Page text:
2. Tim Hewitt
    12/07/2019

    How do the location rules prevent discount pharmacies opening in regional towns?
    If there is NO pharmacy, they can open one..(fat chance)..
    If there is a pharmacy, they can either buy it one or open up within distance criteria.. just like everyone else..
    the proposition is based on a lie.. why doesn’t anyone (else) say that?

  3. Still a Pharmacist
    13/07/2019

    Australia is a Communist Country when it comes to pharmacy industry location rules. The ownership rule is also a communist decree with capitalistic flavour.

    But when you want to put a cap on number of scripts dispensed by a pharmacy in terms of receiving medicare money, Australia becomes a pure capitalist country.

    I remember discussing with one senior pharmacist about this. My proposal was to put such a cap e.g. a pharmacy will receive no medicare money after dispensing 150 PBS scripts a day. It will save small pharmacies and will not allow discounters to become too big. But it was instantly rejected.

    He told me that the Govt can not dictate pharmacy owners how many scripts they can dispense a day and it should be decided by the market mechanism. So Australia a capitalistic country again.

    You talk to Pharmacy Guild and they will tell that because of location rules, rural Australia is getting pharmacy service, this is pure lie.

    Rural pharmacies are surviving because of Rural Pharmacy Maintenance Allowance (RPMA). If you abolish the RPMA keeping the location rule in place, a lot of rural pharmacies will stop their operation.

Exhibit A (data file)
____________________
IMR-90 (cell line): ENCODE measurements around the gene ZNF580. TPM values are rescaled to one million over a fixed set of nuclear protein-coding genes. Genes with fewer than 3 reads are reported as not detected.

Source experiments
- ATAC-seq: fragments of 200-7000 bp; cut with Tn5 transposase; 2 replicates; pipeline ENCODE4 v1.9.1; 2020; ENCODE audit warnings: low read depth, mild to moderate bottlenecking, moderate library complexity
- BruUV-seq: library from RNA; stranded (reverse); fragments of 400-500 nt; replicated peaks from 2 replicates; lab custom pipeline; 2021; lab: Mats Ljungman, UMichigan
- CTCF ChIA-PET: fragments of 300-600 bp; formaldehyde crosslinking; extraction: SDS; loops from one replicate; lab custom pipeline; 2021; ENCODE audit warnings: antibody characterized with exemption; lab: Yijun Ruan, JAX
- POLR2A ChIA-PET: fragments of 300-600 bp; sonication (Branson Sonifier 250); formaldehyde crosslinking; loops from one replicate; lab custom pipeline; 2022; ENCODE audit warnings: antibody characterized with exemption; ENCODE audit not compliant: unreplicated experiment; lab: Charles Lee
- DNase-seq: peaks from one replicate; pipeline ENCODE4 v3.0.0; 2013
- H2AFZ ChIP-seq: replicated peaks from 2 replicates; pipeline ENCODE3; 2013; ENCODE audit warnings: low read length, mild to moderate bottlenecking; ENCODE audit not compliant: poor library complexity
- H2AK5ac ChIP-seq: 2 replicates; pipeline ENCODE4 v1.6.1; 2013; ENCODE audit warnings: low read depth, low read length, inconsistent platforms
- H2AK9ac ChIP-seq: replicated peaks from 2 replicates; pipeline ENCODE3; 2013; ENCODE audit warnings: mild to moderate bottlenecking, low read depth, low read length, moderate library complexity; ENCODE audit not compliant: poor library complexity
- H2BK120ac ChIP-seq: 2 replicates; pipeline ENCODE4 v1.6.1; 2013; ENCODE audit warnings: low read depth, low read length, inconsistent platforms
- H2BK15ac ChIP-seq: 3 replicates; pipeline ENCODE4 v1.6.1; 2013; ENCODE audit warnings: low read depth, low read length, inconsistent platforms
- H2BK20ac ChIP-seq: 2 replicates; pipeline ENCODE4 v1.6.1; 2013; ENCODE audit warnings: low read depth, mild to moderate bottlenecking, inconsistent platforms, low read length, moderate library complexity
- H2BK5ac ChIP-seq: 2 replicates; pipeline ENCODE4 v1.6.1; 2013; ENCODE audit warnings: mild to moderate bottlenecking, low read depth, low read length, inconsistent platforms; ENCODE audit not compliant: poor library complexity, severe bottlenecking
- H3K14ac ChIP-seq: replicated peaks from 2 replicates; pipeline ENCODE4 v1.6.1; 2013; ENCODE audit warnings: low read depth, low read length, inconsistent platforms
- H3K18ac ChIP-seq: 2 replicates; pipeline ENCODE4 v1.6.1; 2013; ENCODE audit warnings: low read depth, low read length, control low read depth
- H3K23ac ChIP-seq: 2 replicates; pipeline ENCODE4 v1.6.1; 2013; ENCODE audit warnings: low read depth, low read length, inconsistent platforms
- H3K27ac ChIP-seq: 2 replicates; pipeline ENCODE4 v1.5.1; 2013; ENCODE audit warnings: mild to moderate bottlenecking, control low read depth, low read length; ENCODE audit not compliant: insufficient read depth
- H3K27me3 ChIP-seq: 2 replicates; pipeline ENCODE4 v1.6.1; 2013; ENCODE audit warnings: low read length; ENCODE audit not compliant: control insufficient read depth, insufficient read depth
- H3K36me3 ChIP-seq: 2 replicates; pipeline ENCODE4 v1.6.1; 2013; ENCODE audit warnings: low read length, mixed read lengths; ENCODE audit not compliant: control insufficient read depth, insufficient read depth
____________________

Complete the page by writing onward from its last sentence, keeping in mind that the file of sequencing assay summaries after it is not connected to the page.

On the other hand, if you abolish the location rule and increase the RPMA to a minimum of basic wage of a pharmacist, many new pharmacies will open their service in rural area. And it can be done by taking some fund from vague Clinical intervention and dodgy Medchecks.

    You don’t need to be a Nostradamus to tell that Guild will oppose it.

    • Anthony Tassone
      16/07/2019

      Still a pharmacist

      The Pharmacy Guild has never stated that it is solely due to pharmacy location rules that has enabled establishment or ongoing operation and sustainability of community pharmacies in rural locations.

      The Rural Pharmacy Maintenance Allowance (RPMA) is a very important component for ensuring the maintenance of ongoing services from pharmacy in some rural locations. Both are important and both have been as a result of collaboration and negotiation between the Guild and the Federal government.

      In saying that, the quantum of payments under the RPMA are correlated to the PhARIA (Pharmacy Remote Index of Australia). PhARIA has become not fit for purpose in some areas and there is an urgent need to re-assess whether pharmacy should be aligned to other comparable models used for other professions (e.g. Modified Monash Model for general practice). PhARIA produces increasingly frequent bizarre outcomes such as Mildura on the border of NSW and Victoria being a ‘PhARIA 1’ which is equivalent to metropolitan Melbourne.

      So whilst RPMA is very important in the overall fabric of our community pharmacy system in rural Australia, the index itself PhARIA has some inherent issues that means the location rules cannot be discounted for their importance in promoting equity of access to PBS medicines for the Australian public.

      Anthony Tassone
      President, Pharmacy Guild of Australia (Victoria Branch)

  4. M M
    15/07/2019

    I think the petition website should be redesigned to be more appealing, it should have more information and data on the impact of the current regulations and how they affect our patients and accessability of medicines etc.